Elephant and Castle

Elephant and Castle
Location:
London borough of Southwark
Added:
12 February 2007

The Elephant and Castle probably didn’t take its name from the young Queen Eleanor — the Infanta de Castile, travelling through here on her way to marry Edward I — but, rather more boringly, from a local public house. The Elephant and Castle pub was itself likely to have been named after the symbol of the smithy, from which the building had been converted.1

The distinctive emblem of an elephant holding up a castle-like howdah was first used in the ivory trade but later by silversmiths, such as the Cutlers’ Company, as they used ivory for the handles of their knives. Incidentally, it also became the logo for the Royal African Company who traded slaves in London in the 17th century.2

There is another pub, still standing on nearby Vauxhall Cross, with elephant-and-castles sculpted into its roof; it has recently been renovated and converted into a Starbucks coffee house.

Before the war, the Elephant and Castle was known as the “Piccadilly of south London”: a vibrant quarter with markets, trams, public squares and a sense of community.3 After a heavy battering by the Luftwaffe, postwar planners, led by Ernö Goldfinger, set about remodelling the district with a new road layout designed around two large roundabouts.

These provided islands of open landscaped space in the middle of the gyratory. On one of them, Rodney Graham fashioned an electricity substation for the tube with dished-aluminium panels, into an intriguing memorial for Michael Faraday. A warren of subways under the roads directed pedestrians away from the traffic and into an indoor shopping centre, one of the first in Britain. Behind this, modern, high-density social housing — the Heygate and Aylesbury estates — was built to elevate the south London working class from their prewar slums.

Now however, the Elephant and Castle is to be comprehensively redeveloped once again. The 1960s scheme, which after years of neglect is looking less than utopian, has come to typify the failings of Britain’s postwar rebuilding.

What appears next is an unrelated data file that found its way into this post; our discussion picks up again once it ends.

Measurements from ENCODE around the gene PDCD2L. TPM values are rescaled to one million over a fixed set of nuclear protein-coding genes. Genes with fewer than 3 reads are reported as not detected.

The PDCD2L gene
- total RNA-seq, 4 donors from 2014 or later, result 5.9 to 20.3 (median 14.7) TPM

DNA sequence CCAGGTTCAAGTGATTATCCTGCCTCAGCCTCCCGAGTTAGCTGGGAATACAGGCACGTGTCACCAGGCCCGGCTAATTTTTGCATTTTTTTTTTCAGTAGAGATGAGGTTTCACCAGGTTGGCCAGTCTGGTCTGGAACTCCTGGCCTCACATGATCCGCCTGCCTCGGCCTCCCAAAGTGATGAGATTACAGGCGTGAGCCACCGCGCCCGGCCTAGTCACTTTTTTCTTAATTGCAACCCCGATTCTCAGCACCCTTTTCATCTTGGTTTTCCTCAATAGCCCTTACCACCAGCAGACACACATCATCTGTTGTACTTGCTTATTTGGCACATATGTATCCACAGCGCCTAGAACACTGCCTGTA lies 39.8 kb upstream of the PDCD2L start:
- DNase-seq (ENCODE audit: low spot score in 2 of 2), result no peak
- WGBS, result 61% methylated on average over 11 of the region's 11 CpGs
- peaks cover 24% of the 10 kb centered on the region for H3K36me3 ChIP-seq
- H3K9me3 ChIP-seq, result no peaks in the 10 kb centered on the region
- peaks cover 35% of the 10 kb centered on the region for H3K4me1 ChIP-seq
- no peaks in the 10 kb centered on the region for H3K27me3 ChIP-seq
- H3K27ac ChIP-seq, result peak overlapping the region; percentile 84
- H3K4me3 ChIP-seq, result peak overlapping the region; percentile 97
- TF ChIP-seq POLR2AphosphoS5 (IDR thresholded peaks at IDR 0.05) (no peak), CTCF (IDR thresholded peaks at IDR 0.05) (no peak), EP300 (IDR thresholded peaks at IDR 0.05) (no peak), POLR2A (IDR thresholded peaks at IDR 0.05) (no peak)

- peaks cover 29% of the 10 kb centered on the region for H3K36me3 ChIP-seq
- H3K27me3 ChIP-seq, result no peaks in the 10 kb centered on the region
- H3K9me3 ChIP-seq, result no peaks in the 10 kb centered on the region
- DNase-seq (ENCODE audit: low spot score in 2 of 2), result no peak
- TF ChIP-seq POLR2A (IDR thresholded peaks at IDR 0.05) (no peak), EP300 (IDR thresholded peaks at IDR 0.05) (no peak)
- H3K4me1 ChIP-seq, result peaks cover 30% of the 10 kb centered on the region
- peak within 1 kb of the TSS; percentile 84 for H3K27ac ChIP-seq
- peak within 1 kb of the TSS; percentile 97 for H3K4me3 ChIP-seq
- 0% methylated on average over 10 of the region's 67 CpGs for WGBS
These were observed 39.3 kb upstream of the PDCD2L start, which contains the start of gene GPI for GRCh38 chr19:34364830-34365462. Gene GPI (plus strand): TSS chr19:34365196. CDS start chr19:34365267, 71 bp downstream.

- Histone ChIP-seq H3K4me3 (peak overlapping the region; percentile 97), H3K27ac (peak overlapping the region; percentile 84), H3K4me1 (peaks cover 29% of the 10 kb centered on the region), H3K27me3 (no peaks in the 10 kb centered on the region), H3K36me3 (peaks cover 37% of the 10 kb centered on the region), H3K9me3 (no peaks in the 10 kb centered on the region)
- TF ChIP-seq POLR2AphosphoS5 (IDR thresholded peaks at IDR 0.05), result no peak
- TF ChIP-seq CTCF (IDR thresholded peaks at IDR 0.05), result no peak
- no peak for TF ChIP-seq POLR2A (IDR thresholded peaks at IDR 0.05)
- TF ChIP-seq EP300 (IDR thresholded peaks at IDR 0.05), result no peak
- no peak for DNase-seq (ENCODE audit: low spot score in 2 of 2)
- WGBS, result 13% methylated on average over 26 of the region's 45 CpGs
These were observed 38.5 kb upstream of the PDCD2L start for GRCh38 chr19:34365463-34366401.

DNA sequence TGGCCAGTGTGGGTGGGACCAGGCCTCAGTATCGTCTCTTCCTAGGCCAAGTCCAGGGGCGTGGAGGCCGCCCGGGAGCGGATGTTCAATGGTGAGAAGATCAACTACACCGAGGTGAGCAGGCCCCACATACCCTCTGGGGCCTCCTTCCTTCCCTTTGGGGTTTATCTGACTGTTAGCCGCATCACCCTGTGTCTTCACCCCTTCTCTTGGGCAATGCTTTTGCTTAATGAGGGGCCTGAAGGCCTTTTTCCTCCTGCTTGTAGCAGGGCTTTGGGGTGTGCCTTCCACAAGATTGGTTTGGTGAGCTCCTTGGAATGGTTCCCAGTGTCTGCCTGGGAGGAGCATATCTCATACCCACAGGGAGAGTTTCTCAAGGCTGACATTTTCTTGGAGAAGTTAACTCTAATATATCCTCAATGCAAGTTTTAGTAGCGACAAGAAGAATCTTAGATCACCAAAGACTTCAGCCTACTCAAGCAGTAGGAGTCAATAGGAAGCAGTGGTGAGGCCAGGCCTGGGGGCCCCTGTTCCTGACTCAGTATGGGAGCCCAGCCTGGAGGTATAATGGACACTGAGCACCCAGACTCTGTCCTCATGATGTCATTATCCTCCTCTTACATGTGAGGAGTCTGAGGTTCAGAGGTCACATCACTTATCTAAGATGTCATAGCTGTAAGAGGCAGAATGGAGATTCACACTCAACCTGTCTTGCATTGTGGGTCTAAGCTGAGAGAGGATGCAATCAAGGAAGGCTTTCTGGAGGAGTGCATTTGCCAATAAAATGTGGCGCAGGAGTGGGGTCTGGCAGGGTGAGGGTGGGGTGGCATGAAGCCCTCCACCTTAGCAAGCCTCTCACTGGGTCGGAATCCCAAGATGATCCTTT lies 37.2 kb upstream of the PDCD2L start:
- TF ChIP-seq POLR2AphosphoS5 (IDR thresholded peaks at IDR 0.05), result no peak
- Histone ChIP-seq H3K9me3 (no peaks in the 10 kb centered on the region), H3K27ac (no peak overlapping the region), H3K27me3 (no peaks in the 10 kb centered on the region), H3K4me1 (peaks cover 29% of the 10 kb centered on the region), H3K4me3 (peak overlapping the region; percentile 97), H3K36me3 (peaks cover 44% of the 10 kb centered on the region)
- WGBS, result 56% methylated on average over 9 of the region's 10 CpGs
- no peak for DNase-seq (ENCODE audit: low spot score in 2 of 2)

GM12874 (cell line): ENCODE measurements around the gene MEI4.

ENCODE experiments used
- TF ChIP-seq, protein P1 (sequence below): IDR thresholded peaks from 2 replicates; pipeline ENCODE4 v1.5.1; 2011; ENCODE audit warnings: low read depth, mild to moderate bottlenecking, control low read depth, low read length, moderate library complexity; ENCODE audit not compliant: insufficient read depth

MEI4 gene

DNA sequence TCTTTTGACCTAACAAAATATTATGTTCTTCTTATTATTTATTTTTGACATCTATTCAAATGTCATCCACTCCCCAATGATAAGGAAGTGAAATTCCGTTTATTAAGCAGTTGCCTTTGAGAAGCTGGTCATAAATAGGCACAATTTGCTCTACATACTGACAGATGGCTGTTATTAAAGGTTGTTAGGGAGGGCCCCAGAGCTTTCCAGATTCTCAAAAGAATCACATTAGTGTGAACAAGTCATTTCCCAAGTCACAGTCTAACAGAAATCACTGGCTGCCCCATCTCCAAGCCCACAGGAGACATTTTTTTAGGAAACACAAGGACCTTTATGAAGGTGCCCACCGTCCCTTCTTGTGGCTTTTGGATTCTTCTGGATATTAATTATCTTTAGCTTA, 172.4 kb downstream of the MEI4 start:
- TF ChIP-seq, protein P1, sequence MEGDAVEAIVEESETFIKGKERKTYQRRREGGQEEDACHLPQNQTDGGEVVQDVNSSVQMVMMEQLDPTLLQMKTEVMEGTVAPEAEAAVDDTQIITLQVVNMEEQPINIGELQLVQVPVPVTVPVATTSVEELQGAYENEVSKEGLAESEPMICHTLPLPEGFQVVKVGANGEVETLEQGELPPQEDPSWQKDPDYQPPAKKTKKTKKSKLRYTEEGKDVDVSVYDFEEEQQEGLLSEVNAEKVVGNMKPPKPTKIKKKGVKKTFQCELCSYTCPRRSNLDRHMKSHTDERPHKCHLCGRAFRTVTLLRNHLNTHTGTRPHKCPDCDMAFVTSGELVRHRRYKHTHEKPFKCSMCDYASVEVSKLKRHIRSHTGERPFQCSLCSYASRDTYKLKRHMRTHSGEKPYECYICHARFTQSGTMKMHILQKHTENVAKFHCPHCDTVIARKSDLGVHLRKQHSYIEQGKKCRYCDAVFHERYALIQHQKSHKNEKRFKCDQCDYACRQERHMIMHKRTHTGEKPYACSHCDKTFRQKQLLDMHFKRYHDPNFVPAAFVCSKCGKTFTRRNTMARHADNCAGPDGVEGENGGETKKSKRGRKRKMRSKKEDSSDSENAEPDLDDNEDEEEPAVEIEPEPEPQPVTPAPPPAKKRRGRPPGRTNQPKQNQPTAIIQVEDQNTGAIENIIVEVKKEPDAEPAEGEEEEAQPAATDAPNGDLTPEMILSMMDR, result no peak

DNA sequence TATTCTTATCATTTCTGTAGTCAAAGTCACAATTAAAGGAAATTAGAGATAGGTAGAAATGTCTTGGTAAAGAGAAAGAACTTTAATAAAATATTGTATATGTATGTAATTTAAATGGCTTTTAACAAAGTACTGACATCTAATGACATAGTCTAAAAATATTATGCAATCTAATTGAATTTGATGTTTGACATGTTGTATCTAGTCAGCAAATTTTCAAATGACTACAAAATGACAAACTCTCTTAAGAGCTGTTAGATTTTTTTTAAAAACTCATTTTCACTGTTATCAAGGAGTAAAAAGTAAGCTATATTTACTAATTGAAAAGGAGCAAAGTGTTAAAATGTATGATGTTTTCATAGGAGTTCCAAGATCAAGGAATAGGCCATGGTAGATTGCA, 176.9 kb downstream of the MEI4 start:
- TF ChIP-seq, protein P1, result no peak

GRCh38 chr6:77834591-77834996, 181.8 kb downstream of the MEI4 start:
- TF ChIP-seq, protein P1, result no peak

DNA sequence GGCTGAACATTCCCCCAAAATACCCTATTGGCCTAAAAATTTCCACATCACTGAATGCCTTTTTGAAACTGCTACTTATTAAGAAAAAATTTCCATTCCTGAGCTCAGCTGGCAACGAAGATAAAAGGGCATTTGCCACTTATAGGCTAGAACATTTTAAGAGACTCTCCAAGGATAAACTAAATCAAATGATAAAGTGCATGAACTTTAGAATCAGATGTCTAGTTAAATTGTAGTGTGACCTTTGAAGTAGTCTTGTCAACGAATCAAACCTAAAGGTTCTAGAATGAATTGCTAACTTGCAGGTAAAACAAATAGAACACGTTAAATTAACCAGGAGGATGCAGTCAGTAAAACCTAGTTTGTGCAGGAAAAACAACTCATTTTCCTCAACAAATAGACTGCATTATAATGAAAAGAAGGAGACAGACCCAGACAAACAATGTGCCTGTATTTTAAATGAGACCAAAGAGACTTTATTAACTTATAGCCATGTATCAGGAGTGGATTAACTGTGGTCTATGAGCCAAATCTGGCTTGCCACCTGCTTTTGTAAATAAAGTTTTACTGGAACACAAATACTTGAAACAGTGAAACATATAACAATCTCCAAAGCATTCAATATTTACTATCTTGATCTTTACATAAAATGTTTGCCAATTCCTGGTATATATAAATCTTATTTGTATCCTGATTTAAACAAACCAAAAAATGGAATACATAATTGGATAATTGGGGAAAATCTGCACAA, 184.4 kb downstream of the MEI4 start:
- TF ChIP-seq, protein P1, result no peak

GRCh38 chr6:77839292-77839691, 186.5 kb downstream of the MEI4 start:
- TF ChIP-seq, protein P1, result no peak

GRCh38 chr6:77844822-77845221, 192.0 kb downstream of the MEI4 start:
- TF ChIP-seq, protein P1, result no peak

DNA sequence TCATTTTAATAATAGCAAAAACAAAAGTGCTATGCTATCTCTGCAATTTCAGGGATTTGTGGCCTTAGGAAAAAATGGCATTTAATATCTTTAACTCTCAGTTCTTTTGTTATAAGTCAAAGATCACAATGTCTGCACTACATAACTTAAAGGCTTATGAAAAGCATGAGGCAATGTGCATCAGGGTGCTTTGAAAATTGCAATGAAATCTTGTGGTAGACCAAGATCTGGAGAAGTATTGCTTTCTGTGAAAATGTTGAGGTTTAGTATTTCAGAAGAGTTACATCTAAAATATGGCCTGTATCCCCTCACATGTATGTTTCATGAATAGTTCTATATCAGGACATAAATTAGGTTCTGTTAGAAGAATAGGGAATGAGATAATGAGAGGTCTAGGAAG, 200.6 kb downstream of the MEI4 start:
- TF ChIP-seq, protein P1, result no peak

Alain de Botton featured the area in his Channel 4 series The Perfect Home, in which he argued that poor architecture can negatively affect your wellbeing. The smartly suited popular philosopher is filmed strolling through the subways and shopping centre and visits an “aesthete” who lives nearby but never goes to the area, “because its ugliness distresses him too much”.4

Ken Shuttleworth’s Make has put together a masterplan for Southwark council, rerouting the roads and providing generous public space. Although some locals are said to have their reservations, the council promise the revamped Elephant and Castle will be unlike other recent, large-scale London regeneration schemes, such as the Docklands, where the community has been supplanted by big business and a better-heeled demographic.

Flashy high-rise buildings, among them the Hamiltons-designed Strata tower, will inevitably lead to an influx of new people and a certain level of gentrification. But the Elephant’s existing council-flat residents will also be offered contemporary-looking homes in the area, designed for local housing associations by smaller practices such as SpaceCraft, AOC and de Rijke Marsh Morgan.

After the removal of the subways, roundabouts, shopping centre and housing estates, Southwark council aims to emulate how the Elephant once was, reintroducing the markets, trams, public squares and (on paper at least) a sense of community. With some housing already built and the southern roundabout soon to disappear, the 1960s vision should be all but forgotten by 2014. (Last edited: 20 May 2008)

Update 20 May 2008:

In July 2007, Southwark council chose a consortium of Lend Lease, First Base and Oakmayne to develop its scheme. Both roundabouts remain and the shopping centre is not expected to be demolished until 2010. But colourful new apartment blocks have been completed on Crampton Street, Steedman Street and Wansey Street.

Castle House and the former London Park Hotel have both been demolished, making way for the Strata development and a 44-storey tower designed by Richard Rogers, which will provide flats and a new home for the Southwark playhouse.

London South Bank University has restored the once dilapidated Georgian terraces off St George’s Circus and work has started on the university’s new building on Keyworth Street by Grimshaw Architects.

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